And then, serendipity. Glen and I met Rami, a warm, funny Palestinian man with whom we developed a quick friendship. Rami ran a Middle Eastern restaurant, Boustaan (which means "Garden" in Arabic), in Cherry Hill, and damn, that man could make a mean batch of falafels. The idea of making falafels at home — especially from a box — suddenly became very, very stupid. Sadly, Rami's business did not succeed, and Rami moved back to North Jersey, and by 2004, Glen and I again found ourselves falafel-less.
Glen and I moved to Trenton later that same year, and chatted with Rami on the phone from time to time, and he told us about his cousin, Alyan, who runs Alyan's Restaurant in the South Street district in Philadelphia, and who uses the same family falafel recipe that Rami used. Glen was working in Philadelphia at the time, so that gave us reason to visit Rami's cousin periodically, and I will say, his cousin's food is just as good as Rami's, and I wholeheartedly recommend that you visit Alyan's (602 S. 4th St., just off South Street). Get yourself a falafel sandwich, with a side of Alyan's fries (homemade, and topped with onions and jalapenos), and a glass of mint iced tea to wash it down: fabulous. Oh, and ask to sit in the back, which has the feel of a cozy kitchen, with a big sunny window on the roof and lots of plants. You won't want to leave; it feels like home.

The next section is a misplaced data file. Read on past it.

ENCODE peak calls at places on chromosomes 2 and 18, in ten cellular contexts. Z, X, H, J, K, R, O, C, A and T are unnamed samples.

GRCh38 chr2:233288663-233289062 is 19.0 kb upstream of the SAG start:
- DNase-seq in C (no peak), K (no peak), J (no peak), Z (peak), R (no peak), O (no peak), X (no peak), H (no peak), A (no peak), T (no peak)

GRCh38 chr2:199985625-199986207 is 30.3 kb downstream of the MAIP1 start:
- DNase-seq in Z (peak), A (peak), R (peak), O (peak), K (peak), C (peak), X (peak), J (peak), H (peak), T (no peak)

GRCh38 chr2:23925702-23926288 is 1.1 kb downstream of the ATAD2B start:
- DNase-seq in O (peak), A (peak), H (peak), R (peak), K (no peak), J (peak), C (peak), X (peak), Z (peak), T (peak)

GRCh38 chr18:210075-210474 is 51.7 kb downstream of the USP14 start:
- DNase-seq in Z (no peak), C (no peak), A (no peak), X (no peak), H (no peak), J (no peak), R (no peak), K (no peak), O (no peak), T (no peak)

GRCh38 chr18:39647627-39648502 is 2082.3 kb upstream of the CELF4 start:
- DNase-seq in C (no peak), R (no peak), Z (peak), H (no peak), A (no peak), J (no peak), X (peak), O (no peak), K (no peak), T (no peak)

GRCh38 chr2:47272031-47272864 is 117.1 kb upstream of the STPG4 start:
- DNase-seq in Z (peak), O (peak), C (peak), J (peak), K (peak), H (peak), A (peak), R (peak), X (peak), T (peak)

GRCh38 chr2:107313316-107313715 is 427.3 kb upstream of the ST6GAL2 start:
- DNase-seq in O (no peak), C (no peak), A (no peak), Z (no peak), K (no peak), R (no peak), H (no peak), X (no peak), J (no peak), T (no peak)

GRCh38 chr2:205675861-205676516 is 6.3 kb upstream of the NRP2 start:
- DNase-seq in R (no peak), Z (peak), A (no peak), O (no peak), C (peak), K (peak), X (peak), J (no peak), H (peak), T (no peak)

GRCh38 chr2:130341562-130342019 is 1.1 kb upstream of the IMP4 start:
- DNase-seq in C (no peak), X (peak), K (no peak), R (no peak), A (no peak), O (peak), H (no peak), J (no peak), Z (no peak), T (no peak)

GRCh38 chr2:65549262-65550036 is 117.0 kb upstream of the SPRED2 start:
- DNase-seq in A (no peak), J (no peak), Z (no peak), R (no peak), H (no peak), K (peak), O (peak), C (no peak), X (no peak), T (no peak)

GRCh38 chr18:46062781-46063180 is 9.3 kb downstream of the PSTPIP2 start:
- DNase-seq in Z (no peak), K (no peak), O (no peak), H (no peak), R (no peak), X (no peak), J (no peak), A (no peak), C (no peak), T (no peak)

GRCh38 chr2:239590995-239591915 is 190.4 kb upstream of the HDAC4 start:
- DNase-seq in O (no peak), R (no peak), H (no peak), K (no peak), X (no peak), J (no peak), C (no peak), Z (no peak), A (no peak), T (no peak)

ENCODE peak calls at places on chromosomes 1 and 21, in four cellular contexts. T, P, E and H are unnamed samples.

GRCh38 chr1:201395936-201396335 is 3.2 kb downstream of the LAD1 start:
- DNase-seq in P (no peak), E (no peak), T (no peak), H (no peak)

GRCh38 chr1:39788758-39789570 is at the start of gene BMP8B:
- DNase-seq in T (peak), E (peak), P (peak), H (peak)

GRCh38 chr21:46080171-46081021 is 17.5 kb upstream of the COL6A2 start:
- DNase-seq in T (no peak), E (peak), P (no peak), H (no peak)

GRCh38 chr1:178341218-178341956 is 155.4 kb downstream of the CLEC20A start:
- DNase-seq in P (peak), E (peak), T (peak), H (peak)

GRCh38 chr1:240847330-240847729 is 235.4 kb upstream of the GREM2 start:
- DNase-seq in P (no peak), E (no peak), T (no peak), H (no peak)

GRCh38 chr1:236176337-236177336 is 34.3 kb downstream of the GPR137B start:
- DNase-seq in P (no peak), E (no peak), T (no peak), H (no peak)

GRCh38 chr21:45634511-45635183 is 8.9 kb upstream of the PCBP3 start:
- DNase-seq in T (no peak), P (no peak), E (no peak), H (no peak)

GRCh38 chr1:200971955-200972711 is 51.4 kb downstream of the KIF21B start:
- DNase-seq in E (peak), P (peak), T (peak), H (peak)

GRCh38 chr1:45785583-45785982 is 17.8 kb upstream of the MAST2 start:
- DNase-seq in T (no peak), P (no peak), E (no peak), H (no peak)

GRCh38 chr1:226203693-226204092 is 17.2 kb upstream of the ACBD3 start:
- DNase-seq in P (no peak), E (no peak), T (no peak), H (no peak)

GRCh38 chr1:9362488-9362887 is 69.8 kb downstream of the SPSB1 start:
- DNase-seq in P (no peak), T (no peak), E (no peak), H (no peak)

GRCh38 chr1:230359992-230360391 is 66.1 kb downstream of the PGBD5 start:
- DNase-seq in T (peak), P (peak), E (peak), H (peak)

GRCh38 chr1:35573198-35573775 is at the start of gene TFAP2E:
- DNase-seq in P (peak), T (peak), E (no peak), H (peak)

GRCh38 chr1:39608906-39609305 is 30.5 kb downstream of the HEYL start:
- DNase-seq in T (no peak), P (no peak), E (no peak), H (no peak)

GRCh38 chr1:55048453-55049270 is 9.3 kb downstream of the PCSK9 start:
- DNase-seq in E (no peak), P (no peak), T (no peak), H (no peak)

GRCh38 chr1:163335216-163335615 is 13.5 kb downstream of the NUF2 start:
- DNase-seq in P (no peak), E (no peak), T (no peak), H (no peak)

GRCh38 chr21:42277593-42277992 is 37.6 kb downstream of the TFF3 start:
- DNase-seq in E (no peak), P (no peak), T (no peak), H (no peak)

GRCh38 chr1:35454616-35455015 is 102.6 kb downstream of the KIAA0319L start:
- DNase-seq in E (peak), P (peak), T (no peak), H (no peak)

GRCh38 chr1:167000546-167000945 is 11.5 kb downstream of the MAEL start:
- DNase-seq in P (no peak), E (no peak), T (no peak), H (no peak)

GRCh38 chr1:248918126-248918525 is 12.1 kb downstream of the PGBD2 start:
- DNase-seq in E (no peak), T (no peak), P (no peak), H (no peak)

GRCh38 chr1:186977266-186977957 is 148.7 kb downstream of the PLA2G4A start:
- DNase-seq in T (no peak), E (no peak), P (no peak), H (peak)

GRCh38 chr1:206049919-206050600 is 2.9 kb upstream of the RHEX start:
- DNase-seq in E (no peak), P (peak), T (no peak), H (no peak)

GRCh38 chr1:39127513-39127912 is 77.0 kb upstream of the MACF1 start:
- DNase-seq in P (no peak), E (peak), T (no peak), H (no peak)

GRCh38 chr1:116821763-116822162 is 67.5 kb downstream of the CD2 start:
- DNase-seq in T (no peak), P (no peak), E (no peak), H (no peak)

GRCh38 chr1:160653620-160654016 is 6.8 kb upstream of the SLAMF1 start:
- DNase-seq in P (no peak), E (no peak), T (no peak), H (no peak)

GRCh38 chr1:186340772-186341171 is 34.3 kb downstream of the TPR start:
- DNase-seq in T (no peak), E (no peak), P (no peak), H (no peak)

Alyan's shop is very busy, and as such, we weren't able to develop a rapport with him. We missed Rami.
Just a quick aside, I think a lot of folks in this country who do not hail from the Arabic realm, often (not always) make quick assumptions about Arabs: that they're terrorists and fanatical, and worse. I'm not saying there aren't some — obviously, there are; but we have some fanatical, fundamentalist Christians here with, as far as I'm concerned, the very same mindset — but the thing of it is, most people are not the sort to resort to violence to get their points across. The Arab culture is steeped in a remarkable, outgoing, generous hospitality, absolutely unrivaled by most other cultures. Rami explained it to us that Arabs are traditionally nomadic, and with all that moving around, often run into rough weather, or some trouble with thugs along the way. It's part of their heritage to invite in a distressed stranger; s/he can stay for three days, no personal or political questions asked, and the stranger is treated like family. To me, this trait makes many Arabs fantastic restauranteurs and caterers.
Glen switched jobs in 2006, which made it less practical to get to Alyan's on a regular basis. So we scoured this area for decent middle eastern cuisine, but came up, for the most part, empty handed. There was a place called Aladdin's at the intersection of Hamilton and Nottingham avenues in Hamilton, but I think it's gone now. The woman who ran it was Egyptian, and she was very nice: she made her own pita fresh daily, so the smell of the fresh bread was alluring, for sure — I still think about it. The rest of the food, we thought, was just okay.